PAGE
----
April is National Autism Awareness Month. It’s a good time to learn more about this developmental disorder that affects 1 in every 54 children, according to the Centers for Disease Control and Prevention (CDC). The signs of autism tend to develop gradually, but there are early signals that parents can watch for in young children. An early diagnosis means early interventions and, possibly, better outcomes.

What is Autism?

Autism, or autism spectrum disorder, is a condition that affects how the brain develops. The changes in development can lead to social, behavioral, and communication challenges. People with autism can have trouble interacting with others. Their learning and problem-solving abilities are different. They may exhibit repetitive behaviors and be resistant to change as a result.

What Causes Autism?

It’s not clear why some children are autistic. It’s a complex condition, so the most likely answer is that there are many factors involved. For some, there may be a genetic disorder such as fragile X syndrome at the root of their autism. There may also be genetic mutations that increase the likelihood someone will be autistic.

The environment may play a role in autism, as well. Medications and certain pollutants may trigger the developmental shift.

What is the Importance of Spotting Autism Early?

Most children begin to exhibit clear signs of autism by the age of four. The American Academy of Pediatrics believes that many of the developmental delays associated with autism, including language and social delays, are identifiable at 18 months or earlier.

Generally, the earlier the diagnosis, the better the likely outcome for the child. This is because, between the ages of birth to 3, the human brain has the most neuroplasticity. In other words, it is the most flexible early in life. That flexibility can improve the chances of children on the autism spectrum of developing new skills. The American Academy of Pediatrics believes that many of the developmental delays associated with autism, including language and social are identifiable at 18 months or earlier.

S.P.O.T the Early Signs

S.P.O.T. is an acronym that may help parents watch for the early signs of autism. S.P.O.T. stands for:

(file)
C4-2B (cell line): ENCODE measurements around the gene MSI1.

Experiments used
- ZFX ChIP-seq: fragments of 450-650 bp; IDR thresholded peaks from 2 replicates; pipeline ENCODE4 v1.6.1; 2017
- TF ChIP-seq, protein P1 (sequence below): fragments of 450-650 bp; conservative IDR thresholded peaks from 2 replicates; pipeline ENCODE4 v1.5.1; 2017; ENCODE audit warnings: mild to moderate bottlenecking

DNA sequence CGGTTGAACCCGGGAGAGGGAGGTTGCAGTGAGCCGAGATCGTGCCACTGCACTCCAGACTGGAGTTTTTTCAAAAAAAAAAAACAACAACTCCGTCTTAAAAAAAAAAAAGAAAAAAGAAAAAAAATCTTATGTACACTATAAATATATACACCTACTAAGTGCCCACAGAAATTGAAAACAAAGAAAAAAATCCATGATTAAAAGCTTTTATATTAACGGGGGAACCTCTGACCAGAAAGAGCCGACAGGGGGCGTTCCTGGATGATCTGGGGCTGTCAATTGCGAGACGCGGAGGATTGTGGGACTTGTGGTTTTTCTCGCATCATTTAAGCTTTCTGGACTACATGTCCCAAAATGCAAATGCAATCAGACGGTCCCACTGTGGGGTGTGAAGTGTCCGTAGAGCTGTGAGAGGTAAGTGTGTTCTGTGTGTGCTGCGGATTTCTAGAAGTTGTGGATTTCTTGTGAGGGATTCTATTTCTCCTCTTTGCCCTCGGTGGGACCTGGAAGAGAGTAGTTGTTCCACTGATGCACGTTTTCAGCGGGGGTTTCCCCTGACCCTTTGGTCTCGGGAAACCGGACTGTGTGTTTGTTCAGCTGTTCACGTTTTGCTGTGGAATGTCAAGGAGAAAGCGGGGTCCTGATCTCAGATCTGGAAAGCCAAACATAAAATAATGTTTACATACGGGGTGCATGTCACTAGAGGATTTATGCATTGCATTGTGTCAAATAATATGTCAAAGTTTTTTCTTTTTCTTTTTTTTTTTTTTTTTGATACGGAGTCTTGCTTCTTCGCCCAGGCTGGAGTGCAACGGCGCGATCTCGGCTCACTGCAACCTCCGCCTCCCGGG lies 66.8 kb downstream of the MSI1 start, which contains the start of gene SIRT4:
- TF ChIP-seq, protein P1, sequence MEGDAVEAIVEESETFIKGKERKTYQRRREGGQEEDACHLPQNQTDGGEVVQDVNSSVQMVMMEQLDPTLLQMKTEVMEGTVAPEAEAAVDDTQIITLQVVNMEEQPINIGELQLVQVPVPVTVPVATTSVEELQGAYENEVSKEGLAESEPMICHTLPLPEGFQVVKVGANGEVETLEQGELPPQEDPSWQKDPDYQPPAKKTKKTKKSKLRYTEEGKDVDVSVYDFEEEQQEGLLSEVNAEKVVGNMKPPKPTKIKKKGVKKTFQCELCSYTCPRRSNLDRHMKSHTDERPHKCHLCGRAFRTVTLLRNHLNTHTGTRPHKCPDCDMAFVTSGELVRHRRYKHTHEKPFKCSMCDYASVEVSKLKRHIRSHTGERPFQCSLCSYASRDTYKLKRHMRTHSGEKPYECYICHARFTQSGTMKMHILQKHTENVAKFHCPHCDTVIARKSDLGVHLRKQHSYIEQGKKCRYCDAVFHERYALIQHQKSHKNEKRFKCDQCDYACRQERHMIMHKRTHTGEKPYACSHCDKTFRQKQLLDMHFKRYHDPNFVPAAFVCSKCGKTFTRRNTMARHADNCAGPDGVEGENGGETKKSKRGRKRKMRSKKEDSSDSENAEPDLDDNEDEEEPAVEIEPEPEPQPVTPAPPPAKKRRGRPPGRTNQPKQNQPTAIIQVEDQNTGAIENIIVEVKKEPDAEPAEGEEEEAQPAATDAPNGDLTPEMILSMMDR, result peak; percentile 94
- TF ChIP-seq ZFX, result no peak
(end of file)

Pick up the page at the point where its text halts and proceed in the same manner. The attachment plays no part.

• Social differences -- Social differences could involve avoiding eye contact, not wanting to socialize with other children, and showing unusual play patterns like inspecting toys rather than playing with them. They may not take part in pretend play, as well.
  • Persistent sensory differences -- Parents may notice a negative response from a child to everyday sounds like the TV. They may react to lights going on or to specific tastes and smells. Watch for repetitive patterns in these reactions. Any baby may cry the first time they hear the vacuum cleaner but then adjust to the sound. One that reacts the same one every time, though, may show some signs of autism.
  • Obsessive or repetitive behaviors --Certain behavior patterns are associated with autism that can appear early in life, for example, flapping hands or rocking. Autistic children tend to have obsessive interests, too, in one activity.
  • Talking or communication delays -- Most children are babbling by the age of 12 months and saying single words by 16 months. An autistic baby, however, may seem to be deaf. They may also start verbalizing and then stop. If they do speak, they may repeat a phrase or babble in an odd rhythm.

Parents who notice any of these early signs should make notes and give them to the pediatrician. Autism can be difficult to diagnose, so the more information the doctor has, the better and lead to early intervention.